Lenovo's new Yoga hybrids -- which can be used as laptops or tablets -- are an avenue for the company to roll out new features to its larger computer line, but the products could be expensive for users.
Case in point: Lenovo's new Yoga 710 hybrid, with prices starting at €899 (US$1,287). The 14-in. model can be configured with an optional GPU from Nvidia and up to 8GB of DDR4 memory, making the thin PC useful for gaming and multimedia.
The Yoga 710 is 17.3-millimeters thick and weighs 1.6 kilograms. A fully loaded model could include 256GB of SSD storage and Intel's Skylake Core i7 processor.
A new 11-in. model of Yoga 710 has less powerful options than its 14-in. cousin. It can be configured with tablet components including a sixth-generation Intel Core M5 processor, Intel's integrated graphics, 8GB of DDR3 memory and up to 256GB of SSD storage. It offers around eight hours of battery life, is 14.9 millimeters thick and weighs 1.07 kilograms. The 11-inch model starts at €799 ($1,144).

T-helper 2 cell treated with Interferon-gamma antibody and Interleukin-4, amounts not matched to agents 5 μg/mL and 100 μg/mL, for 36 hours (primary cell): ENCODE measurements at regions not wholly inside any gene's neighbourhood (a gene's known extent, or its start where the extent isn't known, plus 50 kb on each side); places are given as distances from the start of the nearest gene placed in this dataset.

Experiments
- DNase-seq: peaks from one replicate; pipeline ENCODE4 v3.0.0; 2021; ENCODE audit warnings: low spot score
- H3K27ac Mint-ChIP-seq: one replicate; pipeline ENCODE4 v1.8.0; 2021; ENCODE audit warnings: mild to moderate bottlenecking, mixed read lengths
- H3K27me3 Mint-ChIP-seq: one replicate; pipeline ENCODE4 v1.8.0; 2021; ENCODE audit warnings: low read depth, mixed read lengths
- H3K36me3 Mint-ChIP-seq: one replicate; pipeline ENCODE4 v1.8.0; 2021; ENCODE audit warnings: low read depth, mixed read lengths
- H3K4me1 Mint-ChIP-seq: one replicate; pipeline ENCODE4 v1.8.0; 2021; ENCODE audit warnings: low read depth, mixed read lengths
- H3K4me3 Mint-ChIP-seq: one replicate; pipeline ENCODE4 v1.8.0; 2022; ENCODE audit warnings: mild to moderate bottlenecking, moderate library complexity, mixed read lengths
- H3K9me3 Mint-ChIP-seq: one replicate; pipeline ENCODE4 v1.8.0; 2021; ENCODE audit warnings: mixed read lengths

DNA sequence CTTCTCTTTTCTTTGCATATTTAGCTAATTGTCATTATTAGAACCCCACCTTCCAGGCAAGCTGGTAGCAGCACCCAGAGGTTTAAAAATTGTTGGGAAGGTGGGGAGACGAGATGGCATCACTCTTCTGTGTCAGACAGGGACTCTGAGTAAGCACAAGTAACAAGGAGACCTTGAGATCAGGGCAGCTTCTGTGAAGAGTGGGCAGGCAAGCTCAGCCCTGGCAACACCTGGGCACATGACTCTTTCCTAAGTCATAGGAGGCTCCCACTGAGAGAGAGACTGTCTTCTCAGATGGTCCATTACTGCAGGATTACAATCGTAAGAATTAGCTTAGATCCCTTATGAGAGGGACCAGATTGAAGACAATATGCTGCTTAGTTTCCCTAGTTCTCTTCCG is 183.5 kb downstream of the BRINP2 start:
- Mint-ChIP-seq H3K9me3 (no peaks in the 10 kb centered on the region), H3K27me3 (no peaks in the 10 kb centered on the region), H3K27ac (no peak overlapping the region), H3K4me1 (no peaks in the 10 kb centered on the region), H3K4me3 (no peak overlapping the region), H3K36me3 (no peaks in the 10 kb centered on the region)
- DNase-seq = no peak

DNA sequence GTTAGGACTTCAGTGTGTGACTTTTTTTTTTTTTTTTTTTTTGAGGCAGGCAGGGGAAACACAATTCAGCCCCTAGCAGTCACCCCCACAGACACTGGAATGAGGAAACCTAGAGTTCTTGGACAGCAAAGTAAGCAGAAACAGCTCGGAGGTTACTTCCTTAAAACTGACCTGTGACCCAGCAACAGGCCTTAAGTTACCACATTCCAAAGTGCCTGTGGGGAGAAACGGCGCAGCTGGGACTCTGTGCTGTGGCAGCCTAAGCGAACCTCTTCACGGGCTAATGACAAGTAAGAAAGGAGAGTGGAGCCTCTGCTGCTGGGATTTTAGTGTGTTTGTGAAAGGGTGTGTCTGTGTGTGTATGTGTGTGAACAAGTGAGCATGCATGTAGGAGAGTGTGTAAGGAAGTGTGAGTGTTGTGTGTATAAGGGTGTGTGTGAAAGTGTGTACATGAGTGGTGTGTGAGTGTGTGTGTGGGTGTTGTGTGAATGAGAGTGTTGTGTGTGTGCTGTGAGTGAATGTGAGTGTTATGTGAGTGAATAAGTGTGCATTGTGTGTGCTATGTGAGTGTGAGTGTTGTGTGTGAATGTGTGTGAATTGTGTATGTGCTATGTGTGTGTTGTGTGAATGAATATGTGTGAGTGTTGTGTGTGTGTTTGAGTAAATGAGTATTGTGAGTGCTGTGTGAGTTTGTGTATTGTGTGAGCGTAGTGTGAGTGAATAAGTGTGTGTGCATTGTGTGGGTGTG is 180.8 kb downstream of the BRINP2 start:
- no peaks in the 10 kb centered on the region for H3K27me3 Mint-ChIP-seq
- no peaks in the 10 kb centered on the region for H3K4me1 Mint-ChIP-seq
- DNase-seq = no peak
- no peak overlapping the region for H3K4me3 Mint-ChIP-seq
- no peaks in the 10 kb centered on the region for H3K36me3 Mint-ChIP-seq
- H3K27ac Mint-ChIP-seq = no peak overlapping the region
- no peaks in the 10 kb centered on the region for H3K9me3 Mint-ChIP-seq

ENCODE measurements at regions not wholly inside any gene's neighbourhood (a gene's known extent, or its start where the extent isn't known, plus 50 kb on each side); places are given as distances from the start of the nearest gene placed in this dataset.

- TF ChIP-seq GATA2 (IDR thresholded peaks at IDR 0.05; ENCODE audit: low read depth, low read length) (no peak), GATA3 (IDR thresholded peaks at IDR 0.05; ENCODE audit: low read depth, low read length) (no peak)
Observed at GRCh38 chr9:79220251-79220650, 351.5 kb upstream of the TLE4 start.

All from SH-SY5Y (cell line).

The hybrids, which will ship in May, feature 1920 x 1080 screens, 802.11ac Wi-Fi, Bluetooth 4.1, USB 3.0 ports and micro-HDMI slots.
Lenovo's newIdeaPad Miix 310, priced starting at €269 ($385), is a tablet that offers LTE connectivity but lacks important features. For one, it has USB 2.0 ports, while many tablets and PCs now have faster USB 3.0 ports. It also features 802.11 b/g/n Wi-Fi, while others have graduated to 802.11ac.
The 310 has a 10-in., high-definition screen, 4GB of DDR3 memory and up to 64GB of storage. It is 9.2-millimeters thick, weighs 580 grams, and runs on an Intel Atom X5-8300 chip. It will start shipping in June.
Many of the features debuting in the Yoga line ultimately make it to other Lenovo PCs. Yoga was Lenovo's first hybrid design, and other PC makers copied the idea.